“It is about what you give to them,” he said. “You’ve got to find authenticity that connects with audiences and make the argument to the streamer or traditional terrestrial broadcaster why you are most qualified to tell that story.”
Sherry advised producers to focus on packaging a product “to make it feel more valuable beyond its initial premise. Package it with known onscreen talent. See if you can spin it in a way that allows you to make a documentary version alongside the drama. This creates more noise and more bites of the cherry around the same idea and helps create a brand identity around a title.
“Ultimately what any commissioner at a platform or broadcaster is looking for is how to make this content stand out from the rest.”
Streamers are also on the hunt for a global hit that resonates with its local market. “A way of telling story that feels special to its home territory but has a way of communicating to a global audience in its themes,” said Sokolow.
Squid Game is the classic example. A global phenomenon produced in a local language which has at its heart “themes of greed, survival and fame that we can all emotionally tap into,” he said.
“If you’re telling story from an emotional standpoint that everyone can understand then it has a great chance of breaking through and being carried around world by these massive distribution platforms.”
The proliferation of platforms has also created a new complexity for funding content. Where once a producer would primarily talk to the handful of broadcasters in their market “you can now talk to the whole world,” said Sherry. “There are any number of funding models available for you to build a project in a way that financially suits your belief in its future value.”
As well as Ten Percent, Amazon Prime’s remake of French comedy Call My Agent!, London and Paris-based Headline Pictures’s output includes two series of Dublin-based drama Kin (RTE, AMC, Viaplay).
“The cost of money has increased which has changed the funding models,” Sherry said. “A year ago, models were based on post broadcaster licensing to pay back of a three-year period which is fine when the cost of money is small. It doesn’t stack up when the inflation rate is 6% over three years.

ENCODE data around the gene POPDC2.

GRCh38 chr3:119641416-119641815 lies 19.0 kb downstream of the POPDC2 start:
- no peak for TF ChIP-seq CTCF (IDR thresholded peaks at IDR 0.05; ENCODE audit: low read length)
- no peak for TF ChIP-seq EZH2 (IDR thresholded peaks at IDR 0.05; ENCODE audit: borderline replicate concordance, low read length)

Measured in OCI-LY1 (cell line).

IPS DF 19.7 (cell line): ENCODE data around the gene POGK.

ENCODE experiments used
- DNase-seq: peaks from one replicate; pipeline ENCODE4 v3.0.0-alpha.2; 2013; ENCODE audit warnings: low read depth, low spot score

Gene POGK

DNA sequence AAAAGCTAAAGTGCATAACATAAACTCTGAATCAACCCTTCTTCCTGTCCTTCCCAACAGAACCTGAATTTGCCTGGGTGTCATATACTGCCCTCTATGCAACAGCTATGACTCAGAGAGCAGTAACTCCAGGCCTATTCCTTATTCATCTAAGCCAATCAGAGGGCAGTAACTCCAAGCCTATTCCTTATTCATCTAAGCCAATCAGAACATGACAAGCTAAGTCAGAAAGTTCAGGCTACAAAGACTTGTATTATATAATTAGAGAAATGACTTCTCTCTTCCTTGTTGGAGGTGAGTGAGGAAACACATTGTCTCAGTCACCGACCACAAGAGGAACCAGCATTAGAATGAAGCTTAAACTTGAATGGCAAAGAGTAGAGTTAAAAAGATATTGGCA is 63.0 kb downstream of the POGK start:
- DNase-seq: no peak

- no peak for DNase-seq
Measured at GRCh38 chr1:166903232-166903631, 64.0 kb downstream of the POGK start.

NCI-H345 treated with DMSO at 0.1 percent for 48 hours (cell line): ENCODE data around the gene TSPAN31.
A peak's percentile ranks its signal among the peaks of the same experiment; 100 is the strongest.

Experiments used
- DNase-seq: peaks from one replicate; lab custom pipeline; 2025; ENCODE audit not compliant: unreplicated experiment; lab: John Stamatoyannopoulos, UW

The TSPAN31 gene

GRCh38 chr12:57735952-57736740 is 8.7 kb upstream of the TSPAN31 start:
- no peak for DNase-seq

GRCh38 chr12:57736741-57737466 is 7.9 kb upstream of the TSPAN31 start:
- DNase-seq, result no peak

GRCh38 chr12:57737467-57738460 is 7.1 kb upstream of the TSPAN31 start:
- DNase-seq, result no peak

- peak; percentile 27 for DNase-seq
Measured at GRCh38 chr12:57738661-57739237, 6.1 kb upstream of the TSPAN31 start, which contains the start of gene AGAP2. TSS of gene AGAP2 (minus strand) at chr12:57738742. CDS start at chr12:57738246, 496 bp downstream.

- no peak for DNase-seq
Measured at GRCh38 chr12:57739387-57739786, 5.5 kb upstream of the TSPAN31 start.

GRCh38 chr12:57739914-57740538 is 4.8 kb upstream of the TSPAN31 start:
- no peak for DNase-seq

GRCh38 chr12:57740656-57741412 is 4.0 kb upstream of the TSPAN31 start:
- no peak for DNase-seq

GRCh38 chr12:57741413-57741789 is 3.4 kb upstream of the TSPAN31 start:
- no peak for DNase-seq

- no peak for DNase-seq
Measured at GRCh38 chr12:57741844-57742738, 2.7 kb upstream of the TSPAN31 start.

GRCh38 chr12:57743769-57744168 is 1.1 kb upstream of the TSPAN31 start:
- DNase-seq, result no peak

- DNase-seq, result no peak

He said it was increasingly common to have to find multiple sources to finance a TV show in a model that replicates indie film funding. “You don’t go to one broadcaster and one streamer and get handed a whole series to make. You approach the broadcaster where your idea has its most natural home and then go to a streamer to build the funding in stages.”
He predicts some streaming platforms won’t survive while producers will struggle too unless they can find ways of making programming more cost efficiently.
“Making good programmes cost effectively is the core skill of a producer,” said Sokolow. “It’s great to be Steven Spielberg but it’s not so bad to be Roger Corman either if you can make content at a low budget that reaches an audience. If you know how to keep costs down and you have everything in a package so you can sell it forward for acquisition, then this is still a good business.”
As for whether the current streaming landscape makes it easier or harder for start-up or newer producers to get their ideas made the answer was unequivocal.
“Streamers receive hundreds of unsolicited proposals,” Sherry said. “You need to find a way of getting on top of that pile to be the next thing they look at. Perhaps that’s by great packaging or somehow landing rights to a bestseller with a built-in audience but the reality is you do need to be repped [by an agent] and in association with a credible experienced production entity before you get in front of any commissioner.”